PATAGONIAN MARA (Dolichotis patagonum)

patagonian mara
These are the third largest rodents - after capybaras and beavers. They live in the Central and South Argentina in open, dry areas filled with grass and bush. They like to live in abandoned holes made by other animals. They are some kind of a cross between a domestic deer (rear), rabbit (body) and a kangaroo (head). These are the guinea pigs´ big cousins. The Patagonian Maras are monogamy animals (partners are inseparable for their entire life).

Other maras, living in the same dwelling (hole) are attached to one another. Male follow the female. Males are usually on guard while the female is eating. Couples sometimes migrate to areas with a rich vegetation – they also move in groups of up to 70 individuals. They are most active during the day and mainly eat grass, herbs, and grain.

Description:

They are 75 cm long and they have a small tail - 4 cm long. Their fur goes from grey-brown to reddish. Their underside is white just as their rear (same as with deer). They have thin legs. Their front legs have four fingers, while their back legs only have three. Their claws are very sharp. They can run fast and jump high (up to 6 m) if in danger. Their top speed is 45 km/h. They can run a whole kilometre while maintaining top speed. Their snout is big as are their eyes; however, their ears are small but clearly visible. These animals weigh 8-16 kg.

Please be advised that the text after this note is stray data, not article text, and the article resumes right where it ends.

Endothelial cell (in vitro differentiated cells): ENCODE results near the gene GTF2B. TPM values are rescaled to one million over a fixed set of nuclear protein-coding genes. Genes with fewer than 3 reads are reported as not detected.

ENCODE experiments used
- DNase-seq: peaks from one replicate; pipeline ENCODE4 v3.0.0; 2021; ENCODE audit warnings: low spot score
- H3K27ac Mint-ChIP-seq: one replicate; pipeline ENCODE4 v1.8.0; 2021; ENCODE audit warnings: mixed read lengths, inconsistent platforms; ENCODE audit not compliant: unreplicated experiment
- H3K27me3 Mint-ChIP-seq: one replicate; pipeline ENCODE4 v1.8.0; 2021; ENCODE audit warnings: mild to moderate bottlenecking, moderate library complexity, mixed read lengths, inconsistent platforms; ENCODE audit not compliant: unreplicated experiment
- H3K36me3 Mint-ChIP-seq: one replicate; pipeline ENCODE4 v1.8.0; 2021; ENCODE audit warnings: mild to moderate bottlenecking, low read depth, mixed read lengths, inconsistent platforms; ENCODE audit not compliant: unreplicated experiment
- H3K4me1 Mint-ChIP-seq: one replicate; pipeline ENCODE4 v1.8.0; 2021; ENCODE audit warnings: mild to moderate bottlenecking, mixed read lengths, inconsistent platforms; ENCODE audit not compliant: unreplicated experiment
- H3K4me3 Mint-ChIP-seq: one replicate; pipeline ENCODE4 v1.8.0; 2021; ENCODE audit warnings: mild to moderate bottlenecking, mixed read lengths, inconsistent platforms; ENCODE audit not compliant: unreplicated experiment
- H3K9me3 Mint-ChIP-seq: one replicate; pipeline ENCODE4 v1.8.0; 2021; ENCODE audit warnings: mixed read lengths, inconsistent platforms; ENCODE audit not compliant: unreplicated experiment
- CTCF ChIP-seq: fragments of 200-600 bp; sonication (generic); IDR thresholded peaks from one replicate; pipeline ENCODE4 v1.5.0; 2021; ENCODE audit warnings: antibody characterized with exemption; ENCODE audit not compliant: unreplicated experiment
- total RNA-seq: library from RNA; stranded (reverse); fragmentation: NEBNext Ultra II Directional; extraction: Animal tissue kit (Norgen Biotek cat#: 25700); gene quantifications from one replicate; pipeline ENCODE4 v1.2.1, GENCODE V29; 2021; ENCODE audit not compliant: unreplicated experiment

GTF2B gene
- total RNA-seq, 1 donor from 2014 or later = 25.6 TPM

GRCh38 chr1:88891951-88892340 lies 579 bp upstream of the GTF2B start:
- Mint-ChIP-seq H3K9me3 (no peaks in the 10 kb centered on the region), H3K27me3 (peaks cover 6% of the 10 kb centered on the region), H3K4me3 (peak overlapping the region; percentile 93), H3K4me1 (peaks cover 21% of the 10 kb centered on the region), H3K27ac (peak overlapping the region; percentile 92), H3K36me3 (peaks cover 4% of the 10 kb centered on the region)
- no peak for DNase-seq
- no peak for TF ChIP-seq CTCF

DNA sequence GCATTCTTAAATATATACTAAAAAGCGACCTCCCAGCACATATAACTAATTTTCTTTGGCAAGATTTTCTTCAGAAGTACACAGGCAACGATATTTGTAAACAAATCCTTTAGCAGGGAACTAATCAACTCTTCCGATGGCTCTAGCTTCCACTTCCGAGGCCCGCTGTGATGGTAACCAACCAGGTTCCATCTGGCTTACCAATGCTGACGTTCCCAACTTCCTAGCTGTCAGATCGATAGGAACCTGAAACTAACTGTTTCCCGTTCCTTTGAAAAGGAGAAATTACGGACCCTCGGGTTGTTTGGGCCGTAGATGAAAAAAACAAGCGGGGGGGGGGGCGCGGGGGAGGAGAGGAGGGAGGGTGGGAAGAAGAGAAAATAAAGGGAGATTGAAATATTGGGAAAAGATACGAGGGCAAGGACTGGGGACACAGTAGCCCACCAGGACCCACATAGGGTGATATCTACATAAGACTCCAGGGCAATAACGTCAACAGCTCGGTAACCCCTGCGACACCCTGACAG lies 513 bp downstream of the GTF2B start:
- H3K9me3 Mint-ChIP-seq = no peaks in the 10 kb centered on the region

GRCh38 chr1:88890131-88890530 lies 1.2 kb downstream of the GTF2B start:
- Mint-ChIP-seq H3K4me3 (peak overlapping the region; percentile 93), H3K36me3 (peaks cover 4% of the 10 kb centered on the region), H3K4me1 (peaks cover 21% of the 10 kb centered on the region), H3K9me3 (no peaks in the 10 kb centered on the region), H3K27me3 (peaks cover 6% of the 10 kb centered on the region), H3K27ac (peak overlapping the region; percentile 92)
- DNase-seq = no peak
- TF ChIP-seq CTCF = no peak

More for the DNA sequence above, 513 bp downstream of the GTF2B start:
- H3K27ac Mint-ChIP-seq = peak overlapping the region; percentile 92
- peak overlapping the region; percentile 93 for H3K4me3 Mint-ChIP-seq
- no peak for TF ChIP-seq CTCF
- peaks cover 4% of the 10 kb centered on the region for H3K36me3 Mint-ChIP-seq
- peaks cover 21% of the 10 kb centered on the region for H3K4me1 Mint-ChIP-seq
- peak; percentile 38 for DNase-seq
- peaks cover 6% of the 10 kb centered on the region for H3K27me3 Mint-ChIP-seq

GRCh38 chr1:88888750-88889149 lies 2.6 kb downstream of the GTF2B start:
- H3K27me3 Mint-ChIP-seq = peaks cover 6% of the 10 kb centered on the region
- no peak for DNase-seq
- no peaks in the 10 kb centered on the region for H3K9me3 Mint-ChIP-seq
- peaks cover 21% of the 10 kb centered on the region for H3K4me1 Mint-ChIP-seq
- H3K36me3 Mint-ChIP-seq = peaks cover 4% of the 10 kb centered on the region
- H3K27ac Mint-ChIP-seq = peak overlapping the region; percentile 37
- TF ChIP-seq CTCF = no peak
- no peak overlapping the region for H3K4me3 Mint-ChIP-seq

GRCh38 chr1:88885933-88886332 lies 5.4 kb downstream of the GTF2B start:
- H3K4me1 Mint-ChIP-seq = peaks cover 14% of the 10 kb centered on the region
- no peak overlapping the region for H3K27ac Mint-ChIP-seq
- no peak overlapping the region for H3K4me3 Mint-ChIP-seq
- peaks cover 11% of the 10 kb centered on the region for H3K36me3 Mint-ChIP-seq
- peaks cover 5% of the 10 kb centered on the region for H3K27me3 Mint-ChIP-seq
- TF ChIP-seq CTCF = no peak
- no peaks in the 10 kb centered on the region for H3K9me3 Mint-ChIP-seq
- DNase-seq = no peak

Breeding:

Mara gives birth 3-4 times a year. They usually give birth to two offspring. They mate during the winter or spring. That is the short period when the male has estrus. Gestation lasts for three months. At birth, the babies weigh 500g. It interesting that all the babies are together – like a day-care centre. This means we can have up to 30 offspring together. At birth, they are well developed and can graze after 24 hours. In this manner (inside other animals’ abandoned dens) the offspring stay for 4 months. During this period the mother takes good care of all the offspring. They become independent after 2-3 months. They reach sexual maturity very fast (females after 3-4months, males at 6 months of age). Maras live 5-7 years, if in captivity, then even up to 10 years.

Interesting:

Maras can be easily domesticated if they are near people from their early days.

Endangerment:

Their numbers are drastically decreasing; because of two main reasons: The destruction of their habitat and because of the European hare (Lepus capensis) is inhabiting their habitat. Although these two animals are similar, aren´t related.


Dusan Kreslin
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